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Sex toys: the undiscussed country

The Atlantic recently posted a story by Andy Isaacson on their website and their Tumblr entitled, “Can a Better Vibrator Inspire an Age of Great American Sex?"

I think it can.

There is often a great irony that happens in most discussions around sex. We, as humans in the 21st century, have greater and more access to information about sex and human sexuality than perhaps any other society. Thanks to studies, discussions and dissertations, as well as pop culture and pornography, we are more prone to discuss sex openly.

But how are we talking about sex, and sex toys?

We’re still tittering and giggling while we do it.

Remember the episode of Sex in the City where Carrie and the girls discover the Rabbit?

Sure, the episode brought a certain degree of honesty in the discussion around sex toys — they’re fun, they’re sexy, they make you feel good — but by the end of the episode, the vibrator becomes a joke/crutch for Charlotte, who can’t seem to stop using it.

Sex toys are called toys because they are fun. Why do we chastise people who want to have fun, and do it in creative ways? Because maybe they know something the rest of you don’t: how to respond to their own bodies and the bodies of their partners in imaginative ways. Sex toys aren’t a crutch for the lonely and horny; they are a way of opening one’s sexual realm and possibilities.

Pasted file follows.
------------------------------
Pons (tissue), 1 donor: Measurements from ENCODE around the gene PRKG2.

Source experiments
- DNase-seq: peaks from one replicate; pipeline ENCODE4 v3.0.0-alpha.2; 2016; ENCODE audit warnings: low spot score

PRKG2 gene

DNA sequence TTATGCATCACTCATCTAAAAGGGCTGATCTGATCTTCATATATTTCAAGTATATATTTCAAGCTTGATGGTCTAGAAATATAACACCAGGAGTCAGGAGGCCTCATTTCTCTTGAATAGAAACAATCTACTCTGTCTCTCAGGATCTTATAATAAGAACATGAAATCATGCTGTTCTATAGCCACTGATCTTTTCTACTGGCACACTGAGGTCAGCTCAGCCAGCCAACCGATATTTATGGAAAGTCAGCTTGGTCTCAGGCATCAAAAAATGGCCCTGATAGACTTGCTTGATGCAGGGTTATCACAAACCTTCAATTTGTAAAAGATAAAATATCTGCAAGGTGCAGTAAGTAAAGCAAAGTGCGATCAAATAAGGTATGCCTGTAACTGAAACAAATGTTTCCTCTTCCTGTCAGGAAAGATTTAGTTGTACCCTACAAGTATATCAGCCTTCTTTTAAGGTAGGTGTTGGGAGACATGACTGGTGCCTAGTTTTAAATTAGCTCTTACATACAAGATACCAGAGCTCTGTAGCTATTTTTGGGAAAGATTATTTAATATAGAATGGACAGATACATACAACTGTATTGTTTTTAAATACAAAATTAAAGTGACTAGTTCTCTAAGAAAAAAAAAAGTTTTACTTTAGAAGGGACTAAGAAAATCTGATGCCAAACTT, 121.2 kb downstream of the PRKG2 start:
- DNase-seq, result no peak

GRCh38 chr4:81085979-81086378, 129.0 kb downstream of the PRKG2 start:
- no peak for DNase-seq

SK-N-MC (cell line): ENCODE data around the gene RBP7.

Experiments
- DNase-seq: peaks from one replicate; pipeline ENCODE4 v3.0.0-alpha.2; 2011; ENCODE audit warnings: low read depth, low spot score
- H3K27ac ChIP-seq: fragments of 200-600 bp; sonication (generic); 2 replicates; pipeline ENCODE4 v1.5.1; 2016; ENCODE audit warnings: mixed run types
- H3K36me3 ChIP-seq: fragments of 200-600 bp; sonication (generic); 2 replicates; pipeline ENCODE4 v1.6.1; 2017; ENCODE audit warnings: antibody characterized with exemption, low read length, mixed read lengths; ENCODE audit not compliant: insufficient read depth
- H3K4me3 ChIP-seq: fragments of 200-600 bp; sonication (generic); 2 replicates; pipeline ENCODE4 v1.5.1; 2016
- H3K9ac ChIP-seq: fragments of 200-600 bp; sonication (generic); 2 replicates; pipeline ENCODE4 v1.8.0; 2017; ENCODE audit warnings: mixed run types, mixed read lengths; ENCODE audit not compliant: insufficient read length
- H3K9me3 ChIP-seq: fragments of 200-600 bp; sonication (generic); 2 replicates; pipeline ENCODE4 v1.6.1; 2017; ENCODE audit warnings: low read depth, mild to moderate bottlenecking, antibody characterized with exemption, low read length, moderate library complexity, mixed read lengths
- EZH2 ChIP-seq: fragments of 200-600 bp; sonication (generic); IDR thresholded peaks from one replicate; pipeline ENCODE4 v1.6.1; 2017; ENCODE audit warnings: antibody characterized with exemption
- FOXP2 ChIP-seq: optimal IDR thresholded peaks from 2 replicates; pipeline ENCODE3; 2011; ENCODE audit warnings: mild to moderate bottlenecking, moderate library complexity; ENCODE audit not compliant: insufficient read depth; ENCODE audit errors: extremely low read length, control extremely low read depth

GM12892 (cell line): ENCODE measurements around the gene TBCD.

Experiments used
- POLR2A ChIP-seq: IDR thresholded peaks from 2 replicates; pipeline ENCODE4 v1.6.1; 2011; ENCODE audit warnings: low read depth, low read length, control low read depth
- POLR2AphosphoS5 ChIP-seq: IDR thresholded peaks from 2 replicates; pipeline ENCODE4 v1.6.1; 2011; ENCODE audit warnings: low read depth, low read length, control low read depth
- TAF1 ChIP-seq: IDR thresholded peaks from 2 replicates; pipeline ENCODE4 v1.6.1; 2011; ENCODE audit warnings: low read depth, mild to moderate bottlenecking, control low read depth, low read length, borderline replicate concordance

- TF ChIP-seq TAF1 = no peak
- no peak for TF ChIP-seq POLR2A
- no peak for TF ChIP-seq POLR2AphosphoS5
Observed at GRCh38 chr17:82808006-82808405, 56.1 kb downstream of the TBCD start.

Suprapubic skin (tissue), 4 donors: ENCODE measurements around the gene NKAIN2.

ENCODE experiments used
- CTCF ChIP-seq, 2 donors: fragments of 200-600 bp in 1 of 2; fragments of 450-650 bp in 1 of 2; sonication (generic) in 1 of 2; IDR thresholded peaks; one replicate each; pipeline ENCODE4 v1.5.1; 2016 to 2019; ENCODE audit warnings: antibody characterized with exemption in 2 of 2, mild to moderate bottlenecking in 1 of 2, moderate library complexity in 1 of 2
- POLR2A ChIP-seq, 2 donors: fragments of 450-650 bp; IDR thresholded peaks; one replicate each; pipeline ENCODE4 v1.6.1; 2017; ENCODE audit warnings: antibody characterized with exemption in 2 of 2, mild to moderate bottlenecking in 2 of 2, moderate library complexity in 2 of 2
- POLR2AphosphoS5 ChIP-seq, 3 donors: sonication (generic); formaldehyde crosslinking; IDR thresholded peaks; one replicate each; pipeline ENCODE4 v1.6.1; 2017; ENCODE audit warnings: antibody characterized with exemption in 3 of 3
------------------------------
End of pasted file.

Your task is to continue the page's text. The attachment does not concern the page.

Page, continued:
The key here — and in the previously stated article — is in discussing what works and what doesn’t work when it comes to sex and sex toys. Designers look into how bodies respond to various stimuli and build better sex toys. Conversely, we, as people who have sex (and consumers of these products), can have discussions as to what we like and what we want. When we can do that, we will all have better sex lives.


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